United States District Court, D. New Mexico
MEMORANDUM OPINION AND ORDER
matter comes before the Court on David Wellington's
Motion to Intervene, filed on January 22, 2018. (Doc. 54).
Separately, JP Morgan Chase Bank, N.A. (“JP Morgan
Chase”) and MTGLQ Investors, LP (“MTGLQ”)
responded on February 5, 2018. (Docs. 58 and 59). Mr.
Wellington filed his reply on February 21, 2018. (Doc. 62).
Having considered the parties' briefing and the relevant
law, the Court denies Mr. Wellington's Motion.
Motion is part of a larger foreclosure case. The property in
dispute is commonly referred to as 2124 Altura Verde Lane,
Albuquerque, NM 87110 (“the Altura Verde
property”). (Doc. 1-1) at 3. Mr. Wellington includes
three deeds with his Motion. On December 12, 2003, Richard L.
Cobb as Trustee of the Ruth E. Michaelsen Revocable Trust
Agreement, deeded the Altura Verde property to Ms.
Wellington. (Doc. 54, Ex. C). A few years later, on January
28, 2007, Ms. Wellington deeded the Altura Verde property to
herself as Trustee of the Monica L. Wellington Declaration of
Trust. (Doc. 54, Ex. B).
January 16, 2018, Monica L. Wellington, a Trustee for the
Monica L. Wellington Declaration of Trust, conveyed, through
a Grant Deed, to Monica L. Wellington and Mr. Wellington the
Altura Verde property as joint tenants with right of
survivorship. (Doc. 54, Ex. A). Ms. Wellington and Mr.
Wellington are siblings. (Doc. 54) at 2. The Grant Deed is
accompanied by an Acknowledgment from Guadalupe B.
Valdepenas, a Notary Public in the State of California. (Doc.
54, Ex. A).
Wellington filed this motion six (6) days after Ms.
Wellington supposedly created the joint tenancy with right of
survivorship, after this foreclosure case commenced.
non-party may intervene in a pending action if he shows
“[o]n timely motion…an interest relating to the
property or transaction that is the subject of the action,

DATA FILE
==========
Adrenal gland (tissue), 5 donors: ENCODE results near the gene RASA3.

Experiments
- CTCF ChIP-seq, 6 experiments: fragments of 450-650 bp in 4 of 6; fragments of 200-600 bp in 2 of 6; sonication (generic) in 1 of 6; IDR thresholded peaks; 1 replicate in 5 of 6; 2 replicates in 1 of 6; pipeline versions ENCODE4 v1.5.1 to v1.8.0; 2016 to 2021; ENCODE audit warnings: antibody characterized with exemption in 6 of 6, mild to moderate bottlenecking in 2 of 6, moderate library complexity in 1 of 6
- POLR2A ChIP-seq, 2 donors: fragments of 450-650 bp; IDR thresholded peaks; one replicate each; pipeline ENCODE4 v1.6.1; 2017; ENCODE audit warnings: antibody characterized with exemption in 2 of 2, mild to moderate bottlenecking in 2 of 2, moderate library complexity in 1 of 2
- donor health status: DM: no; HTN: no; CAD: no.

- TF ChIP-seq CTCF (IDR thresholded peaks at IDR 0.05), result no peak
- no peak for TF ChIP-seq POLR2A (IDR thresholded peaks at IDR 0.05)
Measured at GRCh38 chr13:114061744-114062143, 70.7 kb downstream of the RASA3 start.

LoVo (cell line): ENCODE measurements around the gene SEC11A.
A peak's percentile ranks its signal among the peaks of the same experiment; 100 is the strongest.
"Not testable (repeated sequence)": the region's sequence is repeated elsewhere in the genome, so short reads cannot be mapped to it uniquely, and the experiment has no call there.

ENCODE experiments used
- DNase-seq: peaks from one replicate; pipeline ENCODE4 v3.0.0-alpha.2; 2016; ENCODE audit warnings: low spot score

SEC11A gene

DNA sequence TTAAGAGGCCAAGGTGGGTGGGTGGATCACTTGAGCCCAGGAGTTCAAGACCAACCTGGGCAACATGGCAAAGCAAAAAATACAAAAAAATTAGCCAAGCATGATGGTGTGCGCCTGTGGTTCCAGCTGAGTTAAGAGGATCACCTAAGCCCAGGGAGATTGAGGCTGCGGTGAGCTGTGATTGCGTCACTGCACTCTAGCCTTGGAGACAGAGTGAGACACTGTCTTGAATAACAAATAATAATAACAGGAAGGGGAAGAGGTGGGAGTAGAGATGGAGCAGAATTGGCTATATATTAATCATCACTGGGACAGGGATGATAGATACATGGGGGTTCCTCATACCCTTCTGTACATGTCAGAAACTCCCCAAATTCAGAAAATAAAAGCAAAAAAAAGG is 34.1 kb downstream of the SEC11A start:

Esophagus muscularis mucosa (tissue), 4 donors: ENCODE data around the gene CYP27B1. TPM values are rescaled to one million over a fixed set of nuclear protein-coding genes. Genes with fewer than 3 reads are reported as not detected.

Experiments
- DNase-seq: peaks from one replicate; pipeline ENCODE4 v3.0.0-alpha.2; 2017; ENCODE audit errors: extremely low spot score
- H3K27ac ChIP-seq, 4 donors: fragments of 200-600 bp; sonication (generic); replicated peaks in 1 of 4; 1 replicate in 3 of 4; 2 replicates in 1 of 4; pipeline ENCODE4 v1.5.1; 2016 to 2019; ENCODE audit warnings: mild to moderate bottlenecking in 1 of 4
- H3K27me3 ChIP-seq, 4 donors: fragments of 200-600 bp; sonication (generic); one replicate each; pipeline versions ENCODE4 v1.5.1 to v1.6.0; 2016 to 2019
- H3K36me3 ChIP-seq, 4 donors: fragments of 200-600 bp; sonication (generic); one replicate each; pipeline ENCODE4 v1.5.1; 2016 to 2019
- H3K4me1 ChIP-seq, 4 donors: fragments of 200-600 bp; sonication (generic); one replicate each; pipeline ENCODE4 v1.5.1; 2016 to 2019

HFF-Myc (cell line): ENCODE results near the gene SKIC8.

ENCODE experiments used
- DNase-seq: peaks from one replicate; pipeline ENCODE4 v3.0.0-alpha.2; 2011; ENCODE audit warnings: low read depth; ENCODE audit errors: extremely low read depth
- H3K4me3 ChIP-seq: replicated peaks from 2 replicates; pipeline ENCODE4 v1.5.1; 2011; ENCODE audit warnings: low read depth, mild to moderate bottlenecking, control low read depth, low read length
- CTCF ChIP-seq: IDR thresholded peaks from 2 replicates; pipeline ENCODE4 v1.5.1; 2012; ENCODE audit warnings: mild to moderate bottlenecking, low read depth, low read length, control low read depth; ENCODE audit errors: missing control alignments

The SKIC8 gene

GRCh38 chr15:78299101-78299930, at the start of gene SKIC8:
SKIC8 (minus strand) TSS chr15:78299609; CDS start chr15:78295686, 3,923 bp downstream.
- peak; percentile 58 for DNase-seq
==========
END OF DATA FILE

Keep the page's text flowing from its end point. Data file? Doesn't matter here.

and is so situated that disposing of the action may as a
practical matter impair or impede the movant's ability to
protect [his] interest, unless existing parties adequately
represent that interest.” Fed.R.Civ.P. 24(a)(2). The
Tenth Circuit “has historically taken a
‘liberal' approach to intervention and thus favors
the granting of motions to intervene.” Western
Energy Alliance v. Zinke, 877 F.3d 1157, 1164 (10th Cir.
2017) (citation omitted). “The factors of Rule 24(a)(2)
are intended to ‘capture the circumstances in which the
practical effect on the prospective intervenor justifies its
participation in the litigation, ' and ‘[t]hose
factors are not rigid, technical requirements.'”
WildEarth Guardians v. National Park Service, 604
F.3d 1192, 1198 (10th Cir. 2010) (quoting San Juan County
v. United States, 503 F.3d 1163, 1195 (10th Cir. 2007)
the Tenth Circuit requires that pleadings filed by pro
se litigants be held to a less stringent standard than
that of a lawyer, this District has long insisted that
pro se parties follow the same rules of civil
procedure as any other litigant.” Austin v.
Everbank, 2016 WL 9777221, at *3 (D.N.M.) (citing
Hall v. Bellmon, 935 F.2d 1106, 1110 (10th Cir.
1991)). It is not “the proper function of the district
court to assume the role of advocate for the pro se
litigant.” Bellmon, 935 F.2d at 1110. For
instance, the Court “will not supply additional facts,
nor will [it] construct a legal theory for [a pro
se] plaintiff that assumes facts that have not been
pleaded.” Dunn v. White, 880 F.2d 1188, 1197
(10th Cir. 1989) (per curiam).
and JP Morgan Chase dispute that Mr. Wellington timely filed
his Motion and that he has an interest in the Altura Verde
property. They also contend Ms. Wellington adequately
represents Mr. Wellington's interest, if any. However,
there appears to be no dispute as to whether Mr.
Wellington's interest in the Altura Verde property may be
impaired or impeded by the outcome of the case. (Doc. 58) at 3.
The Court will address the disputed issues in turn.
determine timeliness ‘in light of all of the
circumstances.'” Western Energy Alliance,
877 F.3d at 1164 (quoting Okla. ex. rel. Edmonson v.
Tyson Foods, Inc., 619 F.3d 1223, 1232 (10th Cir.
2010)). “But three non-exhaustive factors are
particularly important: (1) the length of time since the
movants knew of their interests in the case; (2) prejudice to
the existing parties; and (3) prejudice to the
movants.” Id. (internal quotation marks
Wellington immediately, within six (6) days, filed his motion
after he acquired an interest in the property from Ms.
Wellington. Even so, JP Morgan Chase argues it would be
prejudiced if Mr. Wellington is allowed to intervene. JP
Morgan Chase, however, does not establish how or why it would
be prejudiced. Similarly, neither MTGLQ nor Ms. Wellington
establish how they would suffer prejudice if Mr. Wellington
intervened. Therefore, the Court concludes that the
combination of length of time and the lack of prejudice to
existing parties together weigh in favor of finding that Mr.
Wellington's motion was timely.
Interest in the ...